5 easy ways to level up your Steam profile

We all love to level up. Scratching the XP itch feels good, so much so that Steam itself got in on the action. Every Steam user has a level, with higher levels granting bonuses like extra slots on your friends list and higher drop rates for booster card packs (more on those later). My Steam account is sitting at a measly level 13, paling in comparison to the 1000+ of those at the top of the Steam user leaderboard. Determined to salvage my Steam cred, I reached out to StrikeR, The Cpt Froggy, and ROFL, three levelling experts with levels of 1052, 903, and 515 respectively. They had plenty of advice for a rookie like me, but before we dig into their strats, let's run through the basics.

  • Crafting badges awards XP.
  • Badges are crafted from trading cards, which drop as you play games.
  • A game will only drop half of its full set; you need to trade for or buy the rest on the Steam marketplace.
  • Each crafted badge nets you 100XP, and you can level it up four times by collecting and crafting the same cards again, for a total of 500XP.
  • Having crafted a game's badge, you will occasionally receive booster packs containing three random cards from its set. The higher your Steam level, the better your chance of scoring a booster pack—every 10 levels grants +20% to their drop rate.

Knowing these basics, I assumed that the way to get a high Steam level was to simply buy and play a boatload of games. After talking to the experts, I quickly discovered how wrong I was. You don't actually need to own a game to craft its badge; you can simply trade for or buy the necessary cards on the Steam marketplace. Considering the size of my Steam backlog, I was very glad to hear this. But how do you know what cards to buy?

Tools of the trade

Steam Tools is your first stop for all things badge-related. Full card sets are listed with their average purchase price on the Steam marketplace, with plenty of filters to find the cheapest sets and hide ones you've already crafted. Simply sort by price, click on the cheapest set's marketplace link, and you'll be taken straight to the current Steam listings for the relevant cards. From searching to buying, the whole process takes a fraction of the time it would directly through Steam.

Steam Tools also features a level-cost calculator for approximating how much you'd need to spend buying cards to reach a particular level. It doesn't factor in XP earned from non-card badges or Steam sales, so it's a bit of a high-ball estimate, but it still puts the cost of Steam levelling in perspective. For example, if I wanted to join the ranks of The Cpt Froggy, StrikeR, and ROFL, I'd only need to fork out a mere $100,000. Chump change!

Another useful site is Steam Card Exchange. Here you can trade your duplicate cards for ones you actually need by using the site's automated Trading Bot. Just remember that bots are forbidden by the Steam Subscriber Agreement ("You may not use cheats, automation software (bots), mods, hacks, or any other unauthorized third-party software, to modify or automate any Subscription Marketplace process," it reads), so use at your own risk.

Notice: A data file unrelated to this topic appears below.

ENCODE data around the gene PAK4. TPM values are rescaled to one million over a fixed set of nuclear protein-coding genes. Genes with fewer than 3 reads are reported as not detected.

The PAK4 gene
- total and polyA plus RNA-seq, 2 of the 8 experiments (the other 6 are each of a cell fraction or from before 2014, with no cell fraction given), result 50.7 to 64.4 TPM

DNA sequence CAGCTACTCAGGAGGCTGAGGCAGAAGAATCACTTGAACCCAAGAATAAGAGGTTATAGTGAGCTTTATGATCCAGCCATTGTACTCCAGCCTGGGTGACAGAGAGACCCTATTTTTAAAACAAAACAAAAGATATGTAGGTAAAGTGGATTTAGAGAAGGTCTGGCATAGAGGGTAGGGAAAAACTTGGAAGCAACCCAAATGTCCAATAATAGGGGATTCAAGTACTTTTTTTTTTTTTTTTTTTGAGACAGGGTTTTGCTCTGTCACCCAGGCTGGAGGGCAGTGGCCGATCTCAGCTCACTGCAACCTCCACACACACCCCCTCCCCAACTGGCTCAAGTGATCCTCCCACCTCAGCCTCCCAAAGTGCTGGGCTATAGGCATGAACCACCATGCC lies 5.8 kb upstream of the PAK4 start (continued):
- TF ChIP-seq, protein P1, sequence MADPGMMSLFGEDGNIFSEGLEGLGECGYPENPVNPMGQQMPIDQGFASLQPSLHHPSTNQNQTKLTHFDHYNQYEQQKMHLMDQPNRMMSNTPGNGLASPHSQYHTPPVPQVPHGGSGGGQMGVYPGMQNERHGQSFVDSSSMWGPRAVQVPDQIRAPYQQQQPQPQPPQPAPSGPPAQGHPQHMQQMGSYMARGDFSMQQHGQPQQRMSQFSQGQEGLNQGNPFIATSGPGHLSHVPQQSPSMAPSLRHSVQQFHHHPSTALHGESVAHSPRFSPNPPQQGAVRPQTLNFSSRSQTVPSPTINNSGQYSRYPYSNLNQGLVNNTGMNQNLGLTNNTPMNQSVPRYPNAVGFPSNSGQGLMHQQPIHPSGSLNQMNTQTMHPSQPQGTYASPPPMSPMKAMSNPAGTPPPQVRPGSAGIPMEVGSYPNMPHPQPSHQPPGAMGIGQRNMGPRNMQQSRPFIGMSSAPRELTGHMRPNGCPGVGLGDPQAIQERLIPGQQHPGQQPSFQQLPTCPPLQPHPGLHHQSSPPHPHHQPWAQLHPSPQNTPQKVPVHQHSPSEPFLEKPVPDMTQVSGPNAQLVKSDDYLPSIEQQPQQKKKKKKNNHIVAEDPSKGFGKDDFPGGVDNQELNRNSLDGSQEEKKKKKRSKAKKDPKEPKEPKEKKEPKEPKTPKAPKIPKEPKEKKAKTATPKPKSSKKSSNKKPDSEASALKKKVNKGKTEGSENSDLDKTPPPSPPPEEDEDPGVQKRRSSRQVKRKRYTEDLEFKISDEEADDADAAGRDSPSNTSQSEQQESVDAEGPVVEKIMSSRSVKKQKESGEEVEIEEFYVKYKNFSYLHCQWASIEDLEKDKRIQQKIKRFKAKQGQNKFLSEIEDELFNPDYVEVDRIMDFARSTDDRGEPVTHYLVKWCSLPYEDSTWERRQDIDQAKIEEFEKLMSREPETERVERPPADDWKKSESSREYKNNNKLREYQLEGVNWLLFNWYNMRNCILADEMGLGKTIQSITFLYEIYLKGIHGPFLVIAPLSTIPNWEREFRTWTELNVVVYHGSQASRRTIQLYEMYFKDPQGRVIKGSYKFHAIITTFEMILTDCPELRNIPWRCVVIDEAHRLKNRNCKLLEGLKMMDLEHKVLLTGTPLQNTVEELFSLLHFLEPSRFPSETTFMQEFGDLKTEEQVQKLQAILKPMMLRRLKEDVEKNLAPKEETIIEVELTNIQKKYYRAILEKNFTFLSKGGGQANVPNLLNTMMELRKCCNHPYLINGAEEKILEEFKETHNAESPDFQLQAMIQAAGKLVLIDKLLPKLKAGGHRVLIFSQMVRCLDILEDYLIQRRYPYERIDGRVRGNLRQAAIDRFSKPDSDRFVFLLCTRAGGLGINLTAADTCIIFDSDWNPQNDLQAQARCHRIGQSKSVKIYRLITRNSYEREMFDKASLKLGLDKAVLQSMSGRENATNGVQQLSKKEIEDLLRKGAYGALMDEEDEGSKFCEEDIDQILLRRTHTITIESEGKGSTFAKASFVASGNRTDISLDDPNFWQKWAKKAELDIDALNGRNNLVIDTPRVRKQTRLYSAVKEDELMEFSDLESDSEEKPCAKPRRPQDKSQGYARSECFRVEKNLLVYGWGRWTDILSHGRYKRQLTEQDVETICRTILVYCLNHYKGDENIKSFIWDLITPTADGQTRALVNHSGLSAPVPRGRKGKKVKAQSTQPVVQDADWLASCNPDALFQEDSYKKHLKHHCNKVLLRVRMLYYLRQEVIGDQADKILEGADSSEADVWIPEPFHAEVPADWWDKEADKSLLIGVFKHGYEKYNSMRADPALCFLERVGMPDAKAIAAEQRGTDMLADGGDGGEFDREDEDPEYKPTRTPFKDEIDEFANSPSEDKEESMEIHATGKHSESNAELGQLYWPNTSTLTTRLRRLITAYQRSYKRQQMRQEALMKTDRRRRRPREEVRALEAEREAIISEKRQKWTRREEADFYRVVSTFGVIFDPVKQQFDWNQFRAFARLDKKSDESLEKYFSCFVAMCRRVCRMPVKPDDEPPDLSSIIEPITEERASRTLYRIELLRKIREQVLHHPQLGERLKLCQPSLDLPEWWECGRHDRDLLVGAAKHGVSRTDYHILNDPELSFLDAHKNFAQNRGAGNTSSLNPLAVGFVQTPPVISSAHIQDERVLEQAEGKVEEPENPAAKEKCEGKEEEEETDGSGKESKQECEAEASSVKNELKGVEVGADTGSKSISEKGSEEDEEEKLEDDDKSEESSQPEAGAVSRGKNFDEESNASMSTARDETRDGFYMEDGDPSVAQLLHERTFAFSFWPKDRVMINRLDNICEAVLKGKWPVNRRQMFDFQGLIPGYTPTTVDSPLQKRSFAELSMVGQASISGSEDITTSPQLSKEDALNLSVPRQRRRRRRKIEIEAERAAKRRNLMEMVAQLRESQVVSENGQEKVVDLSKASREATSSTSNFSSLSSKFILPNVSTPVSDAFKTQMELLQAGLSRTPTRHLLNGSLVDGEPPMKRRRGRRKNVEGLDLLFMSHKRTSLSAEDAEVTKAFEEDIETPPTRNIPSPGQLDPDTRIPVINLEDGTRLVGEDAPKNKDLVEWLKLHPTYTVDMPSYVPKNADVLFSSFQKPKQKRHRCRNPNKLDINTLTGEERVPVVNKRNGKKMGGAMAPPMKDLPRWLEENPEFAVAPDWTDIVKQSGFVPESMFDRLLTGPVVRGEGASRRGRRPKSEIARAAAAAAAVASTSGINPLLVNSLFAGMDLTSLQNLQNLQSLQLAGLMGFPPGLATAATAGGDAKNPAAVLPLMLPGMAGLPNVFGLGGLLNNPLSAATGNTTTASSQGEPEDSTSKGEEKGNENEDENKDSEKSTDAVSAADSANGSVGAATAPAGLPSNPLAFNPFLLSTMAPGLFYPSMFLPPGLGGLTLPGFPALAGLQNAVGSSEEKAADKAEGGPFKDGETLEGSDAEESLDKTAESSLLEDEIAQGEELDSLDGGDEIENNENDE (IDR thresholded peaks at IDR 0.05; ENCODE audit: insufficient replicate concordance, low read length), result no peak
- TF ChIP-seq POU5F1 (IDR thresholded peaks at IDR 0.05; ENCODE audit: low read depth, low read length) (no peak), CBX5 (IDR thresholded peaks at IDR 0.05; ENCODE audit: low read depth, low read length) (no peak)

Steam sales

After collecting a full card set, I expected the next step would be to craft some badges. As The Cpt Froggy explained to me, though, it's actually better to save your uncrafted sets for the big Steam Summer and Winter sales. All badges crafted during these sales events award you with bonus Steam event cards that can be crafted into event-specific badges, each of which can be levelled up endlessly during the period of the sale. This is where The Cpt Froggy focuses his efforts, saving every four out of a game's five card sets for crafting during the next sale. ROFL and StrikeR echoed the importance of going all-in during sales, with StrikeR telling me 'seasonal sales events [are] hands down the best way to level up your profile.'

Turning fodder to fuel

When it comes time to craft, XP won't be your only reward. Every badge you craft drops three random items, stuff like emoticons and profile backgrounds that I'd always written off as junk. But as StrikeR pointed out, it's junk with monetary value. In fact, at one stage The Cpt Froggy was making an average of between $25 and $40 a day just selling the drops from badge crafting. By reinvesting that money in more badges, he was able to boost his level to the massive 903 it is today.

Unless you're badging the latest and greatest games, most of your item drops will fetch only a couple of cents on the marketplace, but they're cents you can put to more cards, and more badges. And if nobody's in the market for your baseball-bat-swinging cupcake emoticon, you can break it down into gems which you can then use to craft booster packs for even more cards—and the cycle of crafting continues. 

Avoid foils

As shiny as they are, foil cards are a bad investment. A badge crafted from foils earns the same 100 XP as a normal badge, but foils sell for much, much more on the marketplace. StrikeR advises selling foil cards and using the funds to buy multiple cheaper, regular cards instead.

Non-card badges

Beyond buying up cards, there are a couple of special badges good for a few easy-ish hits of XP. The Game Collector badge is automatically awarded when you own a certain number of games, beginning with your first purchase and levelling up at various milestones along your way to owning every Steam game in existence. The Pillar of Community badge can be crafted by performing simple actions on Steam, from reviewing a game to voting on Greenlight, and it can be levelled up twice for extra XP. You can find a list of all the tasks you've yet to complete in the Badges section of your profile. 

Huge thanks to The Cpt Froggy, StrikeR, and ROFL for their valuable insight. This article wouldn't have been possible without them.